Thiophene - Properties

Properties

At room temperature, thiophene is a colorless liquid with a mildly pleasant odor reminiscent of benzene, with which thiophene shares some similarities. The high reactivity of thiophene toward sulfonation is the basis for the separation of thiophene from benzene, which are difficult to separate by distillation due to their similar boiling points (4 °C difference at ambient pressure). Like benzene, thiophene forms an azeotrope with ethanol.

The molecule is flat; the bond angle at the sulphur is around 93 degrees, the C-C-S angle is around 109, and the other two carbons have a bond angle around 114 degrees. The C-C bonds to the carbons adjacent to the sulphur are about 1.34A, the C-S bond length is around 1.70A, and the other C-C bond is about 1.41A (figures from the Cambridge Structural Database).

Read more about this topic:  Thiophene

Other articles related to "properties":

Geophysics - Physical Phenomena - Mineral Physics
... Further information Mineral physics The physical properties of minerals must be understood to infer the composition of the Earth's interior from seismology, the geothermal ... Mineral physicists study the elastic properties of minerals their high-pressure phase diagrams, melting points and equations of state at high pressure and the ... Water is a very complex substance and its unique properties are essential for life ...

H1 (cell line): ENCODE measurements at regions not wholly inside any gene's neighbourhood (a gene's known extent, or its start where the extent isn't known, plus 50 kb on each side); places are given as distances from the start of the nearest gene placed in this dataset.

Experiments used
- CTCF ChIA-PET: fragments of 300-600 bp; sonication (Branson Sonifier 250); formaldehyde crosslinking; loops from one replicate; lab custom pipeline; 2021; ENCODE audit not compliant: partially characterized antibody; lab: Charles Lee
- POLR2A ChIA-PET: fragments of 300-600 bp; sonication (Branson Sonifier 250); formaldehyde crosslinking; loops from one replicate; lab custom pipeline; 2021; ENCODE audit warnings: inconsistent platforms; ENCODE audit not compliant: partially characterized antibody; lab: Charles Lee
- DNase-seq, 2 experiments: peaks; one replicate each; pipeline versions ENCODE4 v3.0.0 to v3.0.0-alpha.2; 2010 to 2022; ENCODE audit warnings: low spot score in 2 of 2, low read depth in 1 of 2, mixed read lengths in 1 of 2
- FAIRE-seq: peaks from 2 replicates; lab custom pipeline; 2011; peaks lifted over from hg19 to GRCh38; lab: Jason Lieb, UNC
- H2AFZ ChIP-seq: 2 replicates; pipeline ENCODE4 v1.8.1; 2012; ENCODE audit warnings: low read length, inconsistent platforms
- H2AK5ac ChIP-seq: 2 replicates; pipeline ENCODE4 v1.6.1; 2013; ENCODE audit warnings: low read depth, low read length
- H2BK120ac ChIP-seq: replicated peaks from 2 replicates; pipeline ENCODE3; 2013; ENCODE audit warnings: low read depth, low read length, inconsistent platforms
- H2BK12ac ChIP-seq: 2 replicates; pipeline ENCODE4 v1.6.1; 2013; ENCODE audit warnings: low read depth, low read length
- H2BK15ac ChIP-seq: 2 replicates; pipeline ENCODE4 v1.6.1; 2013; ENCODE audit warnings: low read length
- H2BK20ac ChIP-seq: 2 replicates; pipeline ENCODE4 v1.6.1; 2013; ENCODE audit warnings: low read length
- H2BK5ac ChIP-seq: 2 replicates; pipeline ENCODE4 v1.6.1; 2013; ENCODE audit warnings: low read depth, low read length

Zamak 4
0.05 0.003 0.002 0.001 0.02 0.001 0.02 0.0005 0.001 Zamak 4 properties Property Metric value English value Mechanical properties Ultimate tensile strength 317 MPa 46,000 psi Yield strength (0.2 ...

Famous quotes containing the word properties:

    A drop of water has the properties of the sea, but cannot exhibit a storm. There is beauty of a concert, as well as of a flute; strength of a host, as well as of a hero.
    Ralph Waldo Emerson (1803–1882)

    The reason why men enter into society, is the preservation of their property; and the end why they choose and authorize a legislative, is, that there may be laws made, and rules set, as guards and fences to the properties of all the members of the society: to limit the power, and moderate the dominion, of every part and member of the society.
    John Locke (1632–1704)